We’re always talking about things to do on vacation. But what about the things that require nothing from us but to open our eyes and take notice?
19 Things To See On A Florida Vacation
1. Sunrise on the beach
You can watch the sunrise over the Atlantic ocean off the eastern coast of Florida every morning. Every sunrise is a little different depending on the cloud coverage.
2. Pink flamingos
Pink flamingos aren’t just for lawn ornaments. Nearly every zoo and major park in Florida will have flamingos. In the wild, your best chance at seeing a flamingo is in parts of southern Florida that are less developed.
3. The lights turned on at the castle in Disney World’s Magic Kingdom
Sure, you have to pay the price of admission to get into Magic Kingdom. But the lights on the castle remain one of my favorite postcard perfect sights.
4. Orange trees
There are citrus groves all over the state of Florida that allow public tours. If you’re interested in seeing this unique agriculture, check out a list of groves that are open to the public.
5. A White Ibis
Unless you’re visiting from somewhere else in the southeast, chances are you won’t see a White Ibis at home. They can be found all over Florida in shallow bodies of water – whether that’s a lake or a pond, or a roadside ditch after a heavy rain.
6. A lifeguard stand on Miami Beach
Many of the lifeguard stands on Miami Beach were designed by local artists. They are a classic representation of the art-deco style that is so prominent in the Miami area. Many of these are being removed from the beaches now, but a few still stand ready to be photographed.
7. Starfish on the beach
On any beach in Florida you’ll find buckets of seashells in all shapes and sizes. Less common are sand dollars and starfish. Of course you can always pick one up in a gift shop, but seeing these in their natural habitat is much more rewarding than anything you can buy in a souvenir shop.
8. Stiltsville – Miami, Florida
Stiltsville is a group of wood stilt houses located just south of Cape Florida on Biscayne Bay in Miami-Dade County, Florida. They stand on pilings in water that’s 1-3 ft deep (depending on the tide). There’s only 7 of these houses left after recent hurricanes.
9. The Southernmost House in Key West
The Southernmost House in the US is actually The Southernmost House Grand Hotel & Museum. The 1890s oceanfront mansion now offers 13 guestrooms and a museum on the first floor that features a collection of Hemingway artifacts.
10. Portuguese Man O’ War
Portuguese Man O’ War are typically thought of as “really big jellyfish”. There is a very scientific explanation for why that is not the case – but they do look like “really big jellyfish”. It’s not uncommon to see these washed up on the shores of Daytona Beach.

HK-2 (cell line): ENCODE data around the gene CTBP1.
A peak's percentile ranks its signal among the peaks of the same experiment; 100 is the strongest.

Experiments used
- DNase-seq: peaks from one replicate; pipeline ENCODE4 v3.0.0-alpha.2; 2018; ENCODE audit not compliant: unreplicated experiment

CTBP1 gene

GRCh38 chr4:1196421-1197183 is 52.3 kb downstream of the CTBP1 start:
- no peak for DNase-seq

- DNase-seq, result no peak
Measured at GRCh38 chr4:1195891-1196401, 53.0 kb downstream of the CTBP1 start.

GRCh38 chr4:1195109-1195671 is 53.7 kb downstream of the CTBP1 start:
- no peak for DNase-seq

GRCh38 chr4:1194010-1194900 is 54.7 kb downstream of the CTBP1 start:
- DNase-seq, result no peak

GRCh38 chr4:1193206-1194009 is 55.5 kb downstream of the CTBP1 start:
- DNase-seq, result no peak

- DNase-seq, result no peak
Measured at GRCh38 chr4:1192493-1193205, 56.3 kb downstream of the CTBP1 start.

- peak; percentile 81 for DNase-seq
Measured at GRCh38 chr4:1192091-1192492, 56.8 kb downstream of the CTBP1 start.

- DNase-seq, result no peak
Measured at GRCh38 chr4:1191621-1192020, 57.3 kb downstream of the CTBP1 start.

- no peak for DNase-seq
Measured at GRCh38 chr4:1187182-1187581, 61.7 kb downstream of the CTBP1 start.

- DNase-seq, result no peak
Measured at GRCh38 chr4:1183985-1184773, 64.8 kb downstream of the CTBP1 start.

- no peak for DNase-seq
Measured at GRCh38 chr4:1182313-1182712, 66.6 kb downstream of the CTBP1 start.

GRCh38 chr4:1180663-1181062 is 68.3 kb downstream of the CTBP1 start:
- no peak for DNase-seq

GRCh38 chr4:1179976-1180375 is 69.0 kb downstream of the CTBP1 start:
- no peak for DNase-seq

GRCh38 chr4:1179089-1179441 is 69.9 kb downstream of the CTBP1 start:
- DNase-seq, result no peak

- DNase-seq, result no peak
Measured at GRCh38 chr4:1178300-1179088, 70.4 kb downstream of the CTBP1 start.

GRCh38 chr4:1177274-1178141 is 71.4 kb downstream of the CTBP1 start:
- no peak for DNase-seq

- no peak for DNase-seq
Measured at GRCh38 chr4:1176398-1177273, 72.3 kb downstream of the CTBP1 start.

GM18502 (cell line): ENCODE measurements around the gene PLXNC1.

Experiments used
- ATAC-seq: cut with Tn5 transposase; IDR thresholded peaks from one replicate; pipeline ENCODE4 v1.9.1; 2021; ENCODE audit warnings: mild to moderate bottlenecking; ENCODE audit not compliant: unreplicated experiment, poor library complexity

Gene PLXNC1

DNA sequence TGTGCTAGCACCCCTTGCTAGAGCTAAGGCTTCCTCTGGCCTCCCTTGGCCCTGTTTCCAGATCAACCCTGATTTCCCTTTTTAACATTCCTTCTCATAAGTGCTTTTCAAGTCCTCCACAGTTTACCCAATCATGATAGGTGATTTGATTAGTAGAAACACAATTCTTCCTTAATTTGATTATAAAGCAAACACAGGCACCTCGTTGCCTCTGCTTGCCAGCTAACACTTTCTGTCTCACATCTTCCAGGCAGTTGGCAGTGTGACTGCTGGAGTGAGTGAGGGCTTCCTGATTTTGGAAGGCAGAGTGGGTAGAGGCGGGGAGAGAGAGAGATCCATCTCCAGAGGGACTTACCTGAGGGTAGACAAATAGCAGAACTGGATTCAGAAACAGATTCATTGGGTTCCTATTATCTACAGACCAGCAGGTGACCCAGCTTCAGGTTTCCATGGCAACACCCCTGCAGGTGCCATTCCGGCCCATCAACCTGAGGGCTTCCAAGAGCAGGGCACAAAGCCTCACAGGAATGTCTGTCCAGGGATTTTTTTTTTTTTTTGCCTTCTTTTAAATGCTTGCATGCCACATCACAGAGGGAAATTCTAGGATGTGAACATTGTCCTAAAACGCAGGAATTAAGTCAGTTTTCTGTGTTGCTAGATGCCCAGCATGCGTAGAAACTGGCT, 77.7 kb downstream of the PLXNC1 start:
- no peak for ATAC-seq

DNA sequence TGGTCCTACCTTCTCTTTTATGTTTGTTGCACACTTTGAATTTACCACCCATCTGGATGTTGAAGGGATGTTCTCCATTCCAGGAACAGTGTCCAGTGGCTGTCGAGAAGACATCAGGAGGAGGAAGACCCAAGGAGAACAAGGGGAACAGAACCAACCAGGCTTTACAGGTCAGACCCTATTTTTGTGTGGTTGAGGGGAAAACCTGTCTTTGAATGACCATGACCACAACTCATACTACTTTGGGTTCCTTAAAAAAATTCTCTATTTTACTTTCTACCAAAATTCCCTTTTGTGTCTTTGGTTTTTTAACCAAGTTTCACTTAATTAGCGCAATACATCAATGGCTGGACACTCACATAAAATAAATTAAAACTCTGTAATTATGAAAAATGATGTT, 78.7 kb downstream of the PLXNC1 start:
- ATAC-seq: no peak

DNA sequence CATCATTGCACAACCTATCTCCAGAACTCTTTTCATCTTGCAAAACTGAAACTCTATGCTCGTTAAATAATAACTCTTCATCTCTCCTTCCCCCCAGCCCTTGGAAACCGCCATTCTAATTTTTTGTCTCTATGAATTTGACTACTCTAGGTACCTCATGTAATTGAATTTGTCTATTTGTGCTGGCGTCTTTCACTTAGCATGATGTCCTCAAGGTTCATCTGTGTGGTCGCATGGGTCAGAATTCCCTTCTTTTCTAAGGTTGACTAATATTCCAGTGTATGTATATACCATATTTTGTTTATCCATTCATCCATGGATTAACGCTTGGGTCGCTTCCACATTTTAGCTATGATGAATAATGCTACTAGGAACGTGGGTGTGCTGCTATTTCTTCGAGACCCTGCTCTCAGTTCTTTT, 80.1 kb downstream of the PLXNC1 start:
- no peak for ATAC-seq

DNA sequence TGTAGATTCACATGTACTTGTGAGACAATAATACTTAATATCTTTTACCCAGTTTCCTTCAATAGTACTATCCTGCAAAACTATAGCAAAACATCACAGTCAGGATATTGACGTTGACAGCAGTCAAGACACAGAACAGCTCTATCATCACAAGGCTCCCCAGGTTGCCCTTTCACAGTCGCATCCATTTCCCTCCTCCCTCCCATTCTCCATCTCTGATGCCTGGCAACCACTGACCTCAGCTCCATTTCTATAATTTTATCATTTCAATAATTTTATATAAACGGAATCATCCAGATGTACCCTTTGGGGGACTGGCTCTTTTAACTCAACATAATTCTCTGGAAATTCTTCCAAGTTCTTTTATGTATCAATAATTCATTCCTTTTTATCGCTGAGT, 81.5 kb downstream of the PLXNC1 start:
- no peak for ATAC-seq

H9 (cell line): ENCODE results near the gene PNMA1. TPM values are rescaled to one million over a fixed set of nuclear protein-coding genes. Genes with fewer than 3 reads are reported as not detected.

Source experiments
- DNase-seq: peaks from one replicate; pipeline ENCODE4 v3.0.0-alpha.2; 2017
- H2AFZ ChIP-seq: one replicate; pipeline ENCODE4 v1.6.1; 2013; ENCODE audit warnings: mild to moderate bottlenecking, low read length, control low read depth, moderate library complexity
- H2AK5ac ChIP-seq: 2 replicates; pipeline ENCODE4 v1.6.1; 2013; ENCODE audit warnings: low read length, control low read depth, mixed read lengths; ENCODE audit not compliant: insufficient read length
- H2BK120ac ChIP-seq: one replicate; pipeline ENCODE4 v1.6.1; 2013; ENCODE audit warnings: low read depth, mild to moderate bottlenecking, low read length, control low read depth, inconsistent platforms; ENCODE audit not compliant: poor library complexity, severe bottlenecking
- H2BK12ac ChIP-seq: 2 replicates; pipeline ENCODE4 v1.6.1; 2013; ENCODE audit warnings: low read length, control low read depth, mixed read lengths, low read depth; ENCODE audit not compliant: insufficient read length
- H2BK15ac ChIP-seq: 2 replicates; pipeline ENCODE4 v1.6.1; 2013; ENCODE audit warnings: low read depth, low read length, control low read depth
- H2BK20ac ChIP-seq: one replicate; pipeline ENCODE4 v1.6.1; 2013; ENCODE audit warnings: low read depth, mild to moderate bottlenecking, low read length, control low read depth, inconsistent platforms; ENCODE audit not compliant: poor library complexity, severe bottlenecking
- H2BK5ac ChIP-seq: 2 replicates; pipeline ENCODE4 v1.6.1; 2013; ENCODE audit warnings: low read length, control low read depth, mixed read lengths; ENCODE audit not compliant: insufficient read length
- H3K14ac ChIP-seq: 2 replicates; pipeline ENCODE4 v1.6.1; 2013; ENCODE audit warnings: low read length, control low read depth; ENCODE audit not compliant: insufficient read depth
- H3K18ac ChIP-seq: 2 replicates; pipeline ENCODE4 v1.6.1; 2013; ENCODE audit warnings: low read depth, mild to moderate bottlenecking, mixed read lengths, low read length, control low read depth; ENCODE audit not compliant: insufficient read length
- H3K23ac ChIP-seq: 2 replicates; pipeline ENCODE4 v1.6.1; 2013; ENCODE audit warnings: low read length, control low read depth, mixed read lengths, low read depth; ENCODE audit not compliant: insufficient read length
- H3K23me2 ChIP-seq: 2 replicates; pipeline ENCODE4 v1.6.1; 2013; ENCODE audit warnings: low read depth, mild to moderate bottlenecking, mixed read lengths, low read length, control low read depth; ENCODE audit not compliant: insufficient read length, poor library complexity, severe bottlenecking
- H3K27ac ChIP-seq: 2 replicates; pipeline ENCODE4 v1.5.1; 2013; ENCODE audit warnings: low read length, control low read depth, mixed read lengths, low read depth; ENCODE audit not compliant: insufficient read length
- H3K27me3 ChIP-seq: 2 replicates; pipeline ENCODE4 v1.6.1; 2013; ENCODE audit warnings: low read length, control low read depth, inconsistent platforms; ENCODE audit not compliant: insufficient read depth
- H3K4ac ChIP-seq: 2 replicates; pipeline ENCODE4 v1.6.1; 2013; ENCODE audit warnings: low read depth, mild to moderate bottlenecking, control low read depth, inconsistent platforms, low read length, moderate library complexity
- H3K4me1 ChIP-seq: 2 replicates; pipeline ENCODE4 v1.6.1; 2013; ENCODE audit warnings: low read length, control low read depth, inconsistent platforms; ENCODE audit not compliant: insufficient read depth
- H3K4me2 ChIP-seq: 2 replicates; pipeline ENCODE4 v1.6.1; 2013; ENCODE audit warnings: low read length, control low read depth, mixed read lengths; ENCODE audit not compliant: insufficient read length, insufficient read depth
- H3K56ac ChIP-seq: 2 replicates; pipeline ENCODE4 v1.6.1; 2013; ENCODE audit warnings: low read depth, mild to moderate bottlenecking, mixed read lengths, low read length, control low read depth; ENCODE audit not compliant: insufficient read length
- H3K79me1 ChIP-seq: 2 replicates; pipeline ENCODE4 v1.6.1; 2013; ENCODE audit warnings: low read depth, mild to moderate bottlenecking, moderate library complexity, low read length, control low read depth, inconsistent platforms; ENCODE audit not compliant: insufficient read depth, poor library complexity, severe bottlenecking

11. A launch at Kennedy Space Center
Although NASA is said to have retired the shuttle program, they’re still shooting rockets into the sky from Kennedy Space Center. It really is a sight to behold – and one that can be seen and heard from miles and miles away.
Yes, they are real. On either coast, you’ll see pelicans scattered along the waterfront. It’s funny, as a local, to hear tourists arguing with each other about whether or not these birds are real or some kind of bizarre decoration. They sit so still and look a little surreal, until they dive bomb for a fish.
13. Palm Trees
Every time I step out of a Florida airport, the first thing I notice are the palm trees. The sight of these unusually shaped trees instantly relaxes me and puts me in a tropical state of mind.
There are endless opportunities to see dolphins in Florida. You can watch them in shows at SeaWorld or pay to swim with them in Destin, Florida. But my favorite way to see them is in their natural habitat. Your best chance of catching a dolphin is on a boat excursion like the SeaLife Safari Eco-Tour in Clearwater, Florida.
They say that every body of water – with the exception of the ocean and the Gulf – has at least one alligator in it. Personally, this is one animal I’d rather not see out in the wild. I much prefer watching them from a safe distance at Gatorland.
Commonly referred to as “sea cows”, manatees are one of the most unique creatures you’ll encounter in Florida. They’re huge, but extremely gentle and open to human contact. Again, you can see manatees somewhere like SeaWorld or pay to swim with them in the Crystal River. I’ve actually seen a manatee in the ocean at Daytona Beach. They also come further inland during the cold months to many of the springs. Blue Springs State Park in Central Florida gets hundreds of manatees a day during the winter months.
You’re most likely to see people surfing in the Altantic Ocean off Florida’s eastern coast. Daytona Beach hosts surfing competitions several times a year and it really is amazing to watch people of all ages ride the waves.
Florida is home to some of the oldest cities in the United States. Many of these coastal cities still have old lighthouses that can be toured. The St. Augustine lighthouse is a popular vacation destination, despite (or maybe because of) the fact that it’s supposed to be haunted.
19. Sunset on the beach
Florida is unique in that you can watch the sun rise and set over the water, depending on which side of the state you’re on. If you’re looking to end the day with a beautiful sunset on the beach, make sure you’re on the western Gulf Coast by late afternoon.
When you’re planning your Florida vacation, make sure you bring a camera and plan to spend some time taking in the sights that can only be seen in the sunshine state.